Landscaping with Cacti and Succulents

Landscaping with Cacti and Succulents

Landscaping with Cacti and SucculentsCacti are Colorado…

Before Colorado settlers imported the shrubs and trees that now forest the Front Range, nature’s garden included abundant cacti. These indigenous landscape plants are well suited to the high desert plateau we call home. Indeed, cacti are native only to the Western Hemisphere! Most of us, however, overlook the sculptural value cacti provide when interspersed with low-growing ground covers, native grasses and wildflowers.

These exotic heritage plants work naturally in any garden setting

Colorado cacti range from low growing, like barrel and hedgehog cactus, to “shrub” forms such as the prickly pear and taller columnar cactus such as the Trichocereus species. Other popular succulents such as aloes, agaves and chollas are not true cacti, but make similar structural statements in the garden and are xeriphytic (use little water). The native Yucca is neither a cactus nor succulent, but is a perfect companion plant in the low-water environment.

The obvious advantage of cacti is their low water/high sun requirements. A quintessential xeriscape plant, they provide texture and interesting form among other traditional low-water perennials. They are happy with the 15 inches of rainfall we usually receive and like at least 4-6 hours of direct sun and well-drained soils.

Cactus Facts:

Landscaping with Cacti and Succulents

  • All cacti are succulents but not all succulents are cacti. A succulent is any plant that can store moisture in its stems, leaves or roots. Many of Colorado’s xeriphytic natives are succulents, such as sempervivums, agave, ice plant, and sedums. Cacti are identified by their aeroles which develop into spines or flowers.
  • Soil conditions are most important and will most directly influence the health of your cactus. Soils must be well drained and must not support standing water after rain or irrigation. Cacti like a sandy soil, but be careful with the clay soils along the front Range and add plenty of organic matter along with sand to avoid creating impermeable adobe!
  • Cacti get thirsty too, so be sure they are receiving at least 15 to 16 inches of rain per year. If your plant looks wrinkly, soft or withered in summer, it is asking for a drink. Water only June – August when the soil is dry and no rain is forecast. In the fall, your winter-hardy cacti will begin to decrease water storage in anticipation of freezes and may look dry, limp and brown. Don’t worry – they’ll be back next spring.

Landscaping with Cacti and Succulents:

Location, location, location…

Rock gardens, xeriscape beds and hot, dry marginal areas are all great for our low-water friends. If mixing with other plants, make sure your cactus does not get over watered, however. And notice if there is a lot of reflective light, like from the south side of a building. That may be too much even for a desert dweller!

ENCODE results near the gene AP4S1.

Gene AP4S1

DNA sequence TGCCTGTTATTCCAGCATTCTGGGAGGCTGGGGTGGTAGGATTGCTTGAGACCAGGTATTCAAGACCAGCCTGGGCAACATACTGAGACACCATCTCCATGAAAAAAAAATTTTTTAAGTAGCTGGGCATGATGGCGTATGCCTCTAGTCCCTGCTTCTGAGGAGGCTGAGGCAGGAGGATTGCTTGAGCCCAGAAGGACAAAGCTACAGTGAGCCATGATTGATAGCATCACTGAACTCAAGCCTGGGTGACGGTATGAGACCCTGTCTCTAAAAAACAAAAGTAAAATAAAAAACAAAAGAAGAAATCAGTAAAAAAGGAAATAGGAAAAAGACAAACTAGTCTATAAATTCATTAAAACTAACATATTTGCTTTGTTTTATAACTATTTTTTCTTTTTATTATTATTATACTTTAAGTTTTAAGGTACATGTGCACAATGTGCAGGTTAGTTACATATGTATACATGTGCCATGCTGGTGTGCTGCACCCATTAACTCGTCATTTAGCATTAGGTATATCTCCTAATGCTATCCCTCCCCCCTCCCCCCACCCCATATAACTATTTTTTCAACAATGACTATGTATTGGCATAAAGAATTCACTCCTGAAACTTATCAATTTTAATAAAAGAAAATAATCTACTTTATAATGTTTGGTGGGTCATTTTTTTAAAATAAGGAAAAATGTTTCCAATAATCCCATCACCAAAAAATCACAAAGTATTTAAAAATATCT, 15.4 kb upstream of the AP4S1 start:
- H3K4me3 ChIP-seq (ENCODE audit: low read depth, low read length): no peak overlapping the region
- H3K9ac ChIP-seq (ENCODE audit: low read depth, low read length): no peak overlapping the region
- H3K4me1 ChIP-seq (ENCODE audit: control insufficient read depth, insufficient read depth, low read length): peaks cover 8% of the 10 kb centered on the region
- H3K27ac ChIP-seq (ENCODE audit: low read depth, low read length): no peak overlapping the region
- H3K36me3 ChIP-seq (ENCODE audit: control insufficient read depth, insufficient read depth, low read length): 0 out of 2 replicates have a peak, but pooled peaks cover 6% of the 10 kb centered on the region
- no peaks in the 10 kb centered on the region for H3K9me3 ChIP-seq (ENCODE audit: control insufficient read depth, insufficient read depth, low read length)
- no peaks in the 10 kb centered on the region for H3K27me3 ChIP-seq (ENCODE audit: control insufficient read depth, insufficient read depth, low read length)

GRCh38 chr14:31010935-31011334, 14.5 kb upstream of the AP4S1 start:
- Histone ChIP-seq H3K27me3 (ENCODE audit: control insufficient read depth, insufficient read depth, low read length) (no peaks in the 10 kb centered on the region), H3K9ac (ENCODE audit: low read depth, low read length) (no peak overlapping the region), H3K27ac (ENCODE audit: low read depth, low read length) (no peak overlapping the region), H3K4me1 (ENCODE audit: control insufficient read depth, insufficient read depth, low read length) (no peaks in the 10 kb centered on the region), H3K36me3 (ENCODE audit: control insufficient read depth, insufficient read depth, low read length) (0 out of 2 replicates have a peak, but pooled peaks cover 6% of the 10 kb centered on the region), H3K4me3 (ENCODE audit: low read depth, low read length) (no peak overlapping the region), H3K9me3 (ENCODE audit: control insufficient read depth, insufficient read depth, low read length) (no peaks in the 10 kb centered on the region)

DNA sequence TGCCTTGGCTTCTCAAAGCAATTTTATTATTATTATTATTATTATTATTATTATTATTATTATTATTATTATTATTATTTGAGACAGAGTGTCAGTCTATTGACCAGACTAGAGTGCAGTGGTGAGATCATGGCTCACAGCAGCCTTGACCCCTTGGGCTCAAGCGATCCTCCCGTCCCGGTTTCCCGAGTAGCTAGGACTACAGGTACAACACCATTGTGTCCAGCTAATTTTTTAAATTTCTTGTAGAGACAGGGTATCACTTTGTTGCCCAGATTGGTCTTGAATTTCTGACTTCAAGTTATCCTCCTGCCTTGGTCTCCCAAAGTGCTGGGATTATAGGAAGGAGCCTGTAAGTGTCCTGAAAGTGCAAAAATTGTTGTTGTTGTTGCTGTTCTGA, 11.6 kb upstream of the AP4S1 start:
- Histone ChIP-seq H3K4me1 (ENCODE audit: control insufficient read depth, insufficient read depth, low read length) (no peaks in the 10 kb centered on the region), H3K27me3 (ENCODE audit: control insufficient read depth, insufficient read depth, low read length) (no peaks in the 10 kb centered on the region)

Careful, they bite!

Be sure to plant cacti away from main thoroughfares in your yard. Kids and dogs are not likely to pay much attention until they get a few painful reminders. Even grownups may prick their ankles if the plant is too close to the walkway.

A wide, shallow root base…

means cacti and succulents are less “grounded” than their herbaceous friends. Even a small barrel cactus may have a root system that extends out a foot on all side, but is only a few inches deep. They can be easily crowded out by more aggressive plants, and it is best not to disturb the soil around them. Fortunately, these are typical factors in a low-water garden so most cacti aficionados have few problems with this.

Pest free!

Landscaping with Cacti and Succulents - agave americanus variegatedCacti tend to be pest and disease free. Rot can occur with over watering, and physical damage from hail, humans and animals can occur. Fortunately, cacti are easily propagated, so if your favorite gets damage or rot, you can take cuttings from the healthy part of the plant and grow it all over again!
Most landscape nurseries carry a variety of cacti and succulents for the Colorado landscape. They come potted, so take care of both your fingers and their roots as you transfer to your garden. Early spring is the best time to establish a cactus plant so it can firmly root before the summer sun and heat. After the first year it will reward you each March with bright cactus blossoms. Enjoy!

Boulder Landscape and Design can design and install succulent xeriscapes for your landscape. We specialize in low-water usage designs for the Colorado environment.